The most common mistakes made by novice data instructors and how to correct them

When you create a data story, it's easy to get lost in the details, and you can't create a data story that inspires others to do it. Here are the most common mistakes made by novice data instructors and how to correct them. These techniques come from the "thinking like a data narrator" seminar.

1. The data story is not suitable for the audience

Not all listeners are the same, not all listeners have the same goal. Even if you look inside your own team, consider how a technical support specialist and an operations executive can have different perspectives. Although both have a common goal of serving customers, each has a different perspective on the methods and reasons that this goal can be achieved.

Many lecturers who present data stories only create a set of slides that are too broadly targeted. In these stories, the audience may not understand what will happen next, or may not understand the problem. So be sure to think carefully, what questions your audience may have and answer these questions through the story.

2. The data supports a different version of the story.

Many times when researching data, researchers allow deviations to spread. Deviations may stem from the careful selection of specific data in order to get the results we want. In the article "The chaotic relationship between drunkenness and cancer," the authors say that previous studies showing that alcohol is healthy have been affected by biased choices. The original data in this article mixes healthy drinkers with those who are sick and drinkers. The authors describe them as non-drinkers compared to moderate drinkers. In fact, these “non-drinkers” are former alcoholics or The disease can no longer be composed of people who continue to drink alcohol, and these people are usually more ill than healthy moderate drinkers. This result proves that the study has reached the wrong conclusion.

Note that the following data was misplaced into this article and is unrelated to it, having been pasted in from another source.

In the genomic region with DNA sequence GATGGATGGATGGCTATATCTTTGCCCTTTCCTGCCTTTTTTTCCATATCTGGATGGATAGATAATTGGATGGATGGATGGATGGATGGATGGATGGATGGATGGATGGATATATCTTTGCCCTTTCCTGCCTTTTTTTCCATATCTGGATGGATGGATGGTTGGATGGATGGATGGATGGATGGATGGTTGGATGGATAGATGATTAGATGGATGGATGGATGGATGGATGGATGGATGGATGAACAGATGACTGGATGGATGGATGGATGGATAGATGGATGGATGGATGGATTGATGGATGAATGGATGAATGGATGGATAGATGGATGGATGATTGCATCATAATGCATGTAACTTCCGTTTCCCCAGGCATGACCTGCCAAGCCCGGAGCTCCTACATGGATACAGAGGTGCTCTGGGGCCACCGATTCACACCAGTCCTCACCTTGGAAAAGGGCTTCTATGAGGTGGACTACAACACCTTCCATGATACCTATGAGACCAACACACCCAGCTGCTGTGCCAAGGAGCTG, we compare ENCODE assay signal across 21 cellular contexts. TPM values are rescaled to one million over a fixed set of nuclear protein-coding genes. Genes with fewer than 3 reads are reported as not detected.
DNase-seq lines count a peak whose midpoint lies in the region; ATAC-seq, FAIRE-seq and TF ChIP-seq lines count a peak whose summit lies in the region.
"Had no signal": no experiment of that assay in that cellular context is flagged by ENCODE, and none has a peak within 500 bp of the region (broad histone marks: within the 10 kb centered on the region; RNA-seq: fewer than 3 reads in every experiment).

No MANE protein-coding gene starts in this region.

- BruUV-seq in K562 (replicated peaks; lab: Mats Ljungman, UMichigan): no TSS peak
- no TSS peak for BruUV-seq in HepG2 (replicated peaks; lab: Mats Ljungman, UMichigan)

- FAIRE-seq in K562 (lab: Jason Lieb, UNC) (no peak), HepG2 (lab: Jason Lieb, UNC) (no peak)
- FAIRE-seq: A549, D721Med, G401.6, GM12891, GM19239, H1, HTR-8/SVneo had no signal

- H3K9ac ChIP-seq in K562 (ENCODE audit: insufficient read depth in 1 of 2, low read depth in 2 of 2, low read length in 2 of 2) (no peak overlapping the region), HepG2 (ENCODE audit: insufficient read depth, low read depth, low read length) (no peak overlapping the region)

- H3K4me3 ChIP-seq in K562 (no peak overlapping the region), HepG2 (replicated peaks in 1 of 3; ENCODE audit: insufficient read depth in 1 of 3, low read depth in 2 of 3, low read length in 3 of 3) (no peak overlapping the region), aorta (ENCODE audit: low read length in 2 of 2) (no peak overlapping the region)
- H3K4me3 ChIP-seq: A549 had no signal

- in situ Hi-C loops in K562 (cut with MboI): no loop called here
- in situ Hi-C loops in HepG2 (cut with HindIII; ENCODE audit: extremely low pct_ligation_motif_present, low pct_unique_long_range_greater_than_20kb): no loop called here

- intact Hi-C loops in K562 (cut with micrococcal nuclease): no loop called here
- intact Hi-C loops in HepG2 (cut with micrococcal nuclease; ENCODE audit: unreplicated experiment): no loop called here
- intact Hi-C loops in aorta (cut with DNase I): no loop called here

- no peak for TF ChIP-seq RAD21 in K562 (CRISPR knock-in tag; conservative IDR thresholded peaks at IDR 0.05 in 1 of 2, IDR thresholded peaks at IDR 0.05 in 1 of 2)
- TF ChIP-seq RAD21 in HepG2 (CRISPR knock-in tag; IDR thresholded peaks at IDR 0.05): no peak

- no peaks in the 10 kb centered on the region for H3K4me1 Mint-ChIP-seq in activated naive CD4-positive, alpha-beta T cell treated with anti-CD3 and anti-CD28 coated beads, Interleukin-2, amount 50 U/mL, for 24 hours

When making a data story, make sure you are using the right statistical techniques and let others rigorously review your conclusions.

Figure 1 Woman with a sticky note on the wall

3. The lack of focus on the data story

For a data story, the information must be simple in order to effectively facilitate the audience. Novice data instructors mostly use multiple pieces of information to form a complex story. The audience will become confused and even frustrated.

In 1854, Dr. John Snow used a simple message to tell a data story: "We can stop the cholera epidemic by turning off the polluted Broad Street pump." This is not only a simple message, but also a viable information.

Make your information simple and focused. Think about it, "What do I want the audience to do after reading my data story?" Then process your information around that element.

4. The data story is full of data

Our brains are more sensitive to stories than data. In the book "Made to Stick," author Chip and Dan Heath mentioned a study that asked students to present a one-minute persuasive speech to classmates. On average, each presentation contains 2.5 data. Only one speech contains a story.